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France in the Year 2000, Jean-Marc Côté
The availability of various AI services has caused a wave of pessimistic predictions on depriving people engaged in intellectual and creative work of their jobs. Copywriters, journalists, publicists, designers, artists – who knows who will be forced to live on the dole, thanks to ChatGPT, Bard, DALL-E 2, DeepDream, Midjourney, and their counterparts.
The recently announced Microsoft 365 Copilot has added online presentation authors to this list, as one of the functions of an AI assistant is to create presentations in PowerPoint upon user request.
Are you scared? If yes, let’s figure out the problem. Firstly, let’s note that nothing fundamentally new is happening. Concerns that progress will deprive people of work have always accompanied progress. The calligraphers-copyists considered book printing a diabolical invention; Luddites smashed machines in the 19th century.
It is no coincidence that the topic of automation anxiety and fear of AI is so widely represented in classic science fiction. Arthur Clarke, Stanislav Lem, James Cameron, Clifford Simak, Ridley Scott, Anne McCaffrey, and many other renowned writers and directors paid tribute to it. But perhaps the author of the well-known laws of robotics, Isaac Asimov, worked out this problem most thoroughly in his works. In his works, one can encounter rebellions of dissatisfied people who are upset that intelligent machines are taking courier and seller jobs, the total dependence of civilization on robots, and many other scenarios of the coexistence of humans and artificial intelligence.
The difference between the discussed situation and those described by the classics is that AI “threatens” people engaged in intellectual work. In Asimov’s works, robots act as servants, workers, drivers, pilots, and even detective assistants. But scientists, writers, politicians, artists, and detectives, with rare exceptions, remain human.
France in the Year 2000, Jean-Marc Côté
Now let’s stop and take a closer look at some activities that we call creative. What is creative about the vast number of collages, texts, videos, and slideshows flooding the internet, compiled from different sources and tailored to technical requirements? How many original headlines or slogans can be created without reworking the fruits of someone else’s creativity? Of course, one can proudly call all of this postmodernism. But let’s admit that a large part of what we conventionally call creativity is secondary reworkings that require minimal intellectual effort.
This applies fully to presentations. It is no coincidence that about 80% of regular presentation attendees consider such events or recordings boring (Presentation Panda). It can’t be otherwise, as today’s presentation content massively consists of banal ideas and images collected from stocks, according to other people’s formulas, and forced into ready-made templates.
Routine is the most significant part of what is traditionally considered creative work today. And in those areas where there is routine, automation is inevitable. AI assistants will take on many template-standard actions, freeing up time for what requires real intellectual effort, reflection, and emotional experience. They are not encroaching on real creativity, at least soon.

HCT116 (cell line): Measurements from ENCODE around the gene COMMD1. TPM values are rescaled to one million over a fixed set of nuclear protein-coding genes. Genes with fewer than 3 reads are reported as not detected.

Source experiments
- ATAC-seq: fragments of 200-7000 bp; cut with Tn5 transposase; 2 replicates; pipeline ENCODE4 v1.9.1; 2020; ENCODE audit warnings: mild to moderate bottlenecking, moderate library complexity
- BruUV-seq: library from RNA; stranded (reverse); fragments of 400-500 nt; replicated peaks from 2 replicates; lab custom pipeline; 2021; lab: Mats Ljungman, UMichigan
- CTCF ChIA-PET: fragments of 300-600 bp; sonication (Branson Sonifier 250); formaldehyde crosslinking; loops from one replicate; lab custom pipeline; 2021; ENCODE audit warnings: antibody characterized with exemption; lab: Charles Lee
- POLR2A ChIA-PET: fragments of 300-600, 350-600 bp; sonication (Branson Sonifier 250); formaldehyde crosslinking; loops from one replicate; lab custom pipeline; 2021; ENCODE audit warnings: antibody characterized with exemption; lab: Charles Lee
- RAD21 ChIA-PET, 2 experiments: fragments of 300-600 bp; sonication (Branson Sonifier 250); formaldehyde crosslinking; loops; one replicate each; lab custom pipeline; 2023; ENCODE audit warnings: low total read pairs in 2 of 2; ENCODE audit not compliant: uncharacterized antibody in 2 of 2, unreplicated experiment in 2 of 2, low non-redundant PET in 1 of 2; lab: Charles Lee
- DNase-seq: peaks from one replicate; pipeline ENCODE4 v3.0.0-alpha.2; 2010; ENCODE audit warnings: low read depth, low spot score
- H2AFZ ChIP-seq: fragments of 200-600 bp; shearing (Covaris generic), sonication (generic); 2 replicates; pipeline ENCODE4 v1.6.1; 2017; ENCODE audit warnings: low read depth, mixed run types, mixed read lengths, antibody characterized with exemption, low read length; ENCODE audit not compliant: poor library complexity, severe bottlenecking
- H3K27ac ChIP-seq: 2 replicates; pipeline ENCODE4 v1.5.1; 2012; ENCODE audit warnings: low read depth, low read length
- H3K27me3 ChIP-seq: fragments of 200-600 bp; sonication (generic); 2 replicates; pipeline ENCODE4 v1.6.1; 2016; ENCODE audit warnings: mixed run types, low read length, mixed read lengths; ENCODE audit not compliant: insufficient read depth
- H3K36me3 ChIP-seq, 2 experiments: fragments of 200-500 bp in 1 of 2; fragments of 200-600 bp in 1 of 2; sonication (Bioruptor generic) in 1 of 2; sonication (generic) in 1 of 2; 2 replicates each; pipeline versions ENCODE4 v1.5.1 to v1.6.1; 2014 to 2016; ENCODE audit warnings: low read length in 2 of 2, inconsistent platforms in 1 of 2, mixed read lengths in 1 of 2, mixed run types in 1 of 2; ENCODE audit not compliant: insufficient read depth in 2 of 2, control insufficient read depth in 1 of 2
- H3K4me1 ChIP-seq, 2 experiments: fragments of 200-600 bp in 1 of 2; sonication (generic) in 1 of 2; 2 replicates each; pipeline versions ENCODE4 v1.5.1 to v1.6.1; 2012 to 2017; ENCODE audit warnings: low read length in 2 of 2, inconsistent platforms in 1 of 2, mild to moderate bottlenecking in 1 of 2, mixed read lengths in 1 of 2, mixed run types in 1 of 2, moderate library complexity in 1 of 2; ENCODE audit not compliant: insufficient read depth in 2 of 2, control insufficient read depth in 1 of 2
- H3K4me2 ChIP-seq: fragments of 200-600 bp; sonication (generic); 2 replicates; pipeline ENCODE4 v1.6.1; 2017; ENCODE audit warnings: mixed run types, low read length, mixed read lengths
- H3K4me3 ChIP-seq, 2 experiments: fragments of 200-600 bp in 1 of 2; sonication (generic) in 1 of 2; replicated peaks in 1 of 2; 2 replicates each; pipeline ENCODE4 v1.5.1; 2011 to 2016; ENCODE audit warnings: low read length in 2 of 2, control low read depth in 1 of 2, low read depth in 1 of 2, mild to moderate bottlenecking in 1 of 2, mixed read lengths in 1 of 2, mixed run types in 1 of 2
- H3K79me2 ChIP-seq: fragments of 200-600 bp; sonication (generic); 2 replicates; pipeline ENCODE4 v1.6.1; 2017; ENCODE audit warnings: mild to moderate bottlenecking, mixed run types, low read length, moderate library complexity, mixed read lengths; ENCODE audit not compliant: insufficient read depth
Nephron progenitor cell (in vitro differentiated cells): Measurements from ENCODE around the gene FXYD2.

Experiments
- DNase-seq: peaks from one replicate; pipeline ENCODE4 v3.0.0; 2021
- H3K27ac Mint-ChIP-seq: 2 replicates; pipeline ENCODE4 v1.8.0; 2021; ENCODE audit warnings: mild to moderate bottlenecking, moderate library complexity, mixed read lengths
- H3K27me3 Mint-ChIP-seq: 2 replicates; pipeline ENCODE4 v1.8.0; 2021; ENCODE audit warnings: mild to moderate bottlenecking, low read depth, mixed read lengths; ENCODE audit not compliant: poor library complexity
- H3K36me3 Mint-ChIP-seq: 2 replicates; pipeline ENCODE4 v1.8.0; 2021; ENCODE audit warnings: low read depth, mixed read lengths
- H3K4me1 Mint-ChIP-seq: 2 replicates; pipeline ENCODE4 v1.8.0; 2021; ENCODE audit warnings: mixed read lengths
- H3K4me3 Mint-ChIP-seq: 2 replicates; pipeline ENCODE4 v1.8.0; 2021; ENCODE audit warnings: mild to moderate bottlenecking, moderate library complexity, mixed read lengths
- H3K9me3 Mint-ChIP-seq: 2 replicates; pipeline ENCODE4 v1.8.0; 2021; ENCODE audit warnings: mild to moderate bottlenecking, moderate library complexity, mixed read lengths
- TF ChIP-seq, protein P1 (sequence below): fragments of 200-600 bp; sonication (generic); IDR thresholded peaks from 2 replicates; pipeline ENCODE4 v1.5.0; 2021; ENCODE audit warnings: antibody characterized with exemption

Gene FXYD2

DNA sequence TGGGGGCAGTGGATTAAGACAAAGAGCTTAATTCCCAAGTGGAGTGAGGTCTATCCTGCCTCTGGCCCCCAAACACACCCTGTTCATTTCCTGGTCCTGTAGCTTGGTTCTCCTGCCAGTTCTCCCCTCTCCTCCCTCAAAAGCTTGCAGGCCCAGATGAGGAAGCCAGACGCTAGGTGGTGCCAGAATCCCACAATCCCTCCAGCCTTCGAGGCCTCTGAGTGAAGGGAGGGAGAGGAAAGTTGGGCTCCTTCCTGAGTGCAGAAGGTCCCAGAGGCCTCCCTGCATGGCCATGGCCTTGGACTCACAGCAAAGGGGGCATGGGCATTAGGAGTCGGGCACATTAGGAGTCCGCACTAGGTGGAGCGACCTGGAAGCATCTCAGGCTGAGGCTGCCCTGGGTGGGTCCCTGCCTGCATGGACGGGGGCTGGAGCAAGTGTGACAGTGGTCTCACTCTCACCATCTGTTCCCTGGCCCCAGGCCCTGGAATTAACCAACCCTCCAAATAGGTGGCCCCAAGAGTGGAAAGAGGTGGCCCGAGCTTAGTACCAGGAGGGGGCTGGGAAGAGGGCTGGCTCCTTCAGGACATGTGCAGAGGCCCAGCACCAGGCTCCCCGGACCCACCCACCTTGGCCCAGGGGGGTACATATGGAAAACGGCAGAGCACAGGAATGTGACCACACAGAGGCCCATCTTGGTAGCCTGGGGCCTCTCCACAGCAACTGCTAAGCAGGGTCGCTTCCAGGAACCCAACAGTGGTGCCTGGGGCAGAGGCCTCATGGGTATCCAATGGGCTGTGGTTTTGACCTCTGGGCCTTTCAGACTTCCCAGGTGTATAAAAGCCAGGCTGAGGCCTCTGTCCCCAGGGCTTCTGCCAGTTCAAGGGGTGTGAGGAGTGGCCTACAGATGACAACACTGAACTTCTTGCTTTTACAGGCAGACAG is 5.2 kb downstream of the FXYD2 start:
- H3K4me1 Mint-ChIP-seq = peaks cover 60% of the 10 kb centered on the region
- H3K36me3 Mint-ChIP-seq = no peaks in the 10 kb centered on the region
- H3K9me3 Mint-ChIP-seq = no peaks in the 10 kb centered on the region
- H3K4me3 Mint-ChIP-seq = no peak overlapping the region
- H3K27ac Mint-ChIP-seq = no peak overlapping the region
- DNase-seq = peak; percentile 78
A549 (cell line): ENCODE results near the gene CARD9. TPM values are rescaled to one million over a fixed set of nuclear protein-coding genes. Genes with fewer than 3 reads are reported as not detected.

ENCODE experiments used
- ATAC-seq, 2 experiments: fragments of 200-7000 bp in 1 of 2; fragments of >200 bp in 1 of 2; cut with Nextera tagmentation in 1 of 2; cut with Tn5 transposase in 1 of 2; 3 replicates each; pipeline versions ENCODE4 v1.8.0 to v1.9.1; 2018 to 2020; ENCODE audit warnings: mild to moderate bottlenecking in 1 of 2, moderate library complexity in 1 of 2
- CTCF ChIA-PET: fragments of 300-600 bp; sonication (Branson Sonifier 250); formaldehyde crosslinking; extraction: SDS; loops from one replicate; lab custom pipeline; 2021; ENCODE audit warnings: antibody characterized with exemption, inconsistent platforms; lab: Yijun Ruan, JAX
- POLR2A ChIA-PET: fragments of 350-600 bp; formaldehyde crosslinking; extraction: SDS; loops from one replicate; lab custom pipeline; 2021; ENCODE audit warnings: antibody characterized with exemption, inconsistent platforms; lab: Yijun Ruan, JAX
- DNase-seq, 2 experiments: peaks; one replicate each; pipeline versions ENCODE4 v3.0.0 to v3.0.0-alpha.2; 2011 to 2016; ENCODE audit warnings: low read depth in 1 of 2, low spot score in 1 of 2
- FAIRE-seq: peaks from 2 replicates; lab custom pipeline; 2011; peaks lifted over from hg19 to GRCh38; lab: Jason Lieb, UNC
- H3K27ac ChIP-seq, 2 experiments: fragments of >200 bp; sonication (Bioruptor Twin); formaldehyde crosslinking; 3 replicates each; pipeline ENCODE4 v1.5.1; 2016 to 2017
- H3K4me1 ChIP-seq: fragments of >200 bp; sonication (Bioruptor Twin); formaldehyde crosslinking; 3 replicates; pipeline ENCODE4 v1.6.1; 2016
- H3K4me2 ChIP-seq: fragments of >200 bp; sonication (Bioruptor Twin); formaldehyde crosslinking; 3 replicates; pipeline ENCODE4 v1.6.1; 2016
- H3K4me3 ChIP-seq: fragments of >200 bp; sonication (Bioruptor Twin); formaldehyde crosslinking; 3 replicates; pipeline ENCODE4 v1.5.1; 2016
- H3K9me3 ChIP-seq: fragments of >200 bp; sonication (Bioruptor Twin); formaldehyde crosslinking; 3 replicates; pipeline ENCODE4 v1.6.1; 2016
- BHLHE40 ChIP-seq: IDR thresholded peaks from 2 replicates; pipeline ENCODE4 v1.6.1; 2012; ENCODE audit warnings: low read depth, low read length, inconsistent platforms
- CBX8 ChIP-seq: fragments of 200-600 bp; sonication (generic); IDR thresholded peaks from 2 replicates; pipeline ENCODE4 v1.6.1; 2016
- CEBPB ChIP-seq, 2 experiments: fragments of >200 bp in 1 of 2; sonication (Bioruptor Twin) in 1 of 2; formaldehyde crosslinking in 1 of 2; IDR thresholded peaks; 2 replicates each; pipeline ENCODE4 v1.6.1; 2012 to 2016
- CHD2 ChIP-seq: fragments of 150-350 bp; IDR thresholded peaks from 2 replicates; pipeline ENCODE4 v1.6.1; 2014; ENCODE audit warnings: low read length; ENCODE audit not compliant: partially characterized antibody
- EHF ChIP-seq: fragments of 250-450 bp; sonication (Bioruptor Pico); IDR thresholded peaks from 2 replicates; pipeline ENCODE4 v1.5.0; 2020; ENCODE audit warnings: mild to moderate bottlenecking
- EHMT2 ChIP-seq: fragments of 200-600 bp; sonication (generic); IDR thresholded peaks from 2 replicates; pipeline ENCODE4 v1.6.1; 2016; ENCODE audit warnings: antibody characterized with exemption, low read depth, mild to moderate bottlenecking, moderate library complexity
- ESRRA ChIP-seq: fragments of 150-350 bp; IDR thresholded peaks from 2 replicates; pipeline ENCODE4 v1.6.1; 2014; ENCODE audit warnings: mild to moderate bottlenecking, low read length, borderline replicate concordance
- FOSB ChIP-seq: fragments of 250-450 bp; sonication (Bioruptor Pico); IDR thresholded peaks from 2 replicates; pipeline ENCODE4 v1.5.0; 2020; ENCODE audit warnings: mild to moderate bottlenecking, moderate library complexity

As a result, we will get roughly the following scenario in the sphere of online presentation preparation. Those satisfied with the quality will order a “creative product” from AI services. Accordingly, people who know nothing but working with templates and stencils will soon be out of work. AI services can already compile well and quickly; over time, they will learn to do even better. Those hindered by routine see artificial intelligence as a fundamentally new assistant that fully allows them to realize their creative potential.
Yuval Noah Harari, reflecting on progress and its impact on people, once observed that the advent of automobiles did not hurt carriage drivers but rather the horses. The carriage drivers adapted to the new reality by learning to drive cars, especially since they possessed unique knowledge of routes. However, the horses, for the most part, became unnecessary.
A similar situation in the realm of art could be observed a century and a half ago. Futurists of the time, against the backdrop of the development of photography, seriously speculated that artists would be left without work. But real painters did not suffer. Moreover, they embraced photography. However, the number of drafting technicians who produced mediocre drawings for cheap newspapers was drastically reduced.
Another recent example is chess. The advent of programs capable of beating a human did not kill the ancient game but raised the level of training for chess players, although it deprived many mediocre chess coaches of their jobs.
So, what does it take to avoid ending up in the position of horses during the era of automobiles? AI will most likely replace you if your job involves the mass production of standard presentations, texts, or collages according to a technical task. However, AI will serve you faithfully if every new project is a creative search for you.
To sum up, there is no need to fear artificial intelligence; the most sensible decision is to learn to work with it. For those who find a common language with AI, AI services will help to create even brighter, more interesting, and unique works.
Andrey Tkachenko for ROI4Presenter Blog
As a creative experiment, this text was translated, edited, and enriched by a combination of AI tools.
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